So, consider the concept of floating farms, large structures in the ocean, used to complement and expand traditional farming, again exploiting the availability of salt or desalinated water and alternative energy from sun and wind, enabling both hydroponic growing and aquaculture, creating new employment for small-scale farmers and fishers, and providing the protein that the exhausted land can no longer. Located in secure areas adjacent to energy and water, protected against sea level rise and extreme weather by seawall and barriers, creating value through labor and reduced cost, floating farms can be constructed now, using available engineering and technology, as a forward-looking investment in long-term food security and resilience.
 
It is not incorrect to say that these innovations could meet the food demand for the entire world. How can we do otherwise?
 
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“Ocean Agriculture” was originally broadcast as an audio episode on World Ocean Radio. It is part of the Earth Optimism Series, 24 posts profiling conservation actions and innovations to reduce our impacts on the planet. The Earth Optimism Series is brought to you by the World Ocean Observatory in partnership with the Smithsonian Institution’s Ocean Portal, to raise awareness of the Earth Optimism Summit during Earth Day weekend, April 21st through 23rd, 2017 in Washington DC and around the world. Read more solutions and success stories here and share your own ideas at earthoptimism.si.edu.

Ocean Innovation: Linking Known Technologies with New Possibilities


Once upon a time I wrote a story about a wise man staring out to sea, whose vision brought followers to the shore in search of wisdom. One day his thoughts seemed to stall, mind emptied, as if what he knew was no longer valuable or pertinent. Frustrated and bereft, he felt that he had no purpose or future. Until one day a child invited him to stand up, stretch his limbs, and turn around. Seated again, in the same place, with the same view of the ocean horizon, he awakened to a new vision, an exhilarating prospect conceived with the same knowledge of his past views, but now again vital and useful for those who came to learn.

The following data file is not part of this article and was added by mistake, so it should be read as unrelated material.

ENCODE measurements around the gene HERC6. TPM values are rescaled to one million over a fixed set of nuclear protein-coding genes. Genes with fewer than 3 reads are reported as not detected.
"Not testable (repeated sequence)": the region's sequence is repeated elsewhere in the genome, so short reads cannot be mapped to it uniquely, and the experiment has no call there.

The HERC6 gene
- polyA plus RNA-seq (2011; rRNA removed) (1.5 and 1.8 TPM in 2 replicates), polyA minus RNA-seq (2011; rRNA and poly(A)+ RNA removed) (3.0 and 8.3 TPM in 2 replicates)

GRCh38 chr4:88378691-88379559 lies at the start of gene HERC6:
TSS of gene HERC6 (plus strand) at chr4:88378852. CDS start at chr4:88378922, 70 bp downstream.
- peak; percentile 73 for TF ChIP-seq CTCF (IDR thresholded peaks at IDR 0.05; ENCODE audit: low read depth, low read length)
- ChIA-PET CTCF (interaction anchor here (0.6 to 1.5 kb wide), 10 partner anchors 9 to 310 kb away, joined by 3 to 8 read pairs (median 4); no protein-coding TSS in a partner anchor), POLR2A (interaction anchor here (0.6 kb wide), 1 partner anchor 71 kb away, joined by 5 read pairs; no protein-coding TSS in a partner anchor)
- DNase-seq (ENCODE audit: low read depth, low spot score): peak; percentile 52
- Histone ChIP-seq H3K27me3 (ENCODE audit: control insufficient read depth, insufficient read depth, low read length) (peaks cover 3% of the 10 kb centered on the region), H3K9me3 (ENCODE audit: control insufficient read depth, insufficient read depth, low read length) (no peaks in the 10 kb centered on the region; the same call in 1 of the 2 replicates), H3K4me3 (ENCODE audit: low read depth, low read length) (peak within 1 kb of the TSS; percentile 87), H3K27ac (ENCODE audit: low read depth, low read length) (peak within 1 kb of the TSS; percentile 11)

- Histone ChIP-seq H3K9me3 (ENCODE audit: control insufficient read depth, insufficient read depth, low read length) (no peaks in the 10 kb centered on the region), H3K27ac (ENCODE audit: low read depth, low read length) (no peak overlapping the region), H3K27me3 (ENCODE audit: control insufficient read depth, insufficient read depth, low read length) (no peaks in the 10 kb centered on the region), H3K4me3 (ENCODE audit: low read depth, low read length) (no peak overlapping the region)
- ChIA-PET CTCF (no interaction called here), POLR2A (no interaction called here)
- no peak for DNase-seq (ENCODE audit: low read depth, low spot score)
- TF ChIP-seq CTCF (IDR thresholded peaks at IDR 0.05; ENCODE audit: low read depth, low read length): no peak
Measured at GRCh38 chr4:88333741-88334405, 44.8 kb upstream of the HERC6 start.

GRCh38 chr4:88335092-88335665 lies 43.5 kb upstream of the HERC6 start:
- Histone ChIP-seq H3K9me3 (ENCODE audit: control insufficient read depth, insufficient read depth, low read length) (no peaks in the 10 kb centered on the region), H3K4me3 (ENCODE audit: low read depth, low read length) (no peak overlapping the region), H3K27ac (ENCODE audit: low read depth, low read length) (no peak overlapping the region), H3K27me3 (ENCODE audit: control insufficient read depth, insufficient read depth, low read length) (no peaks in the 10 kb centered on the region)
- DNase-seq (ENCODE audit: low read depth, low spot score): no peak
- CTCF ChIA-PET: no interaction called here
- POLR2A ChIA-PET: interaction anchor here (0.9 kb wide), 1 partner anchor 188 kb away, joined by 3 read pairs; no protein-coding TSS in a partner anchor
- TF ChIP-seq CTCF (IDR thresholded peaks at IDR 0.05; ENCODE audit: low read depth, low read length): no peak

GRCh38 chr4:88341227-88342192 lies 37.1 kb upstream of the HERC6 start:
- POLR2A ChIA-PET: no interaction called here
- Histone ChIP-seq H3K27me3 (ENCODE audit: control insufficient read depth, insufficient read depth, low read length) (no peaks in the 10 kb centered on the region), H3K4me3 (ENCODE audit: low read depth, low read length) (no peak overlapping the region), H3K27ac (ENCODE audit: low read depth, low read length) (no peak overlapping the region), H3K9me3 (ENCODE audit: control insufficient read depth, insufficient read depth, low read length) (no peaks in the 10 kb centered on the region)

This clumsy parable points to the dangers of consistency and complacency, of minds closed by routine and fear of change, and most importantly to renewal and re-invention oftentimes using the tools in hand to create new from old, an optimistic, forward-looking process that has characterized human progress for centuries.

Let me give you two examples of the synergy between known technologies imaginatively related toward new possibilities and positive outcomes:

The complexity and cost of ocean research has demanded more efficient and economical research tools and the use of stationary or free-circulating data collection buoys which has become the heart of ocean data collection and observation. But these too, like their forbears — tethered submersibles and costly research vessels — have advanced to become remote underwater vehicles that can follow a programmed trajectory and research collection plan. Just recently, a new technology, geothermal energy generation, making electricity through the expansion and contraction of a non-toxic material generated by changing ocean temperature to charge and maintain batteries that propel the vehicle through its dives, upload its collected data via satellite to a station ashore, and broadcast its GPS location for recovery by ship when the mission is completed. Here we have a link between advanced data collection and novel sustainable energy generation that increases range, time at sea, immediacy of access, and efficiency of limited financial resources while decreasing cost, vulnerability to weather or exhausted fuel, problematic launch and recovery, and the need for difficult maintenance and replacement. This project is the result of collaboration between Cal Tech and NASA’s Jet Propulsion Laboratory, the technology licensed to a private company called Seatrek which is pursuing its further development and use.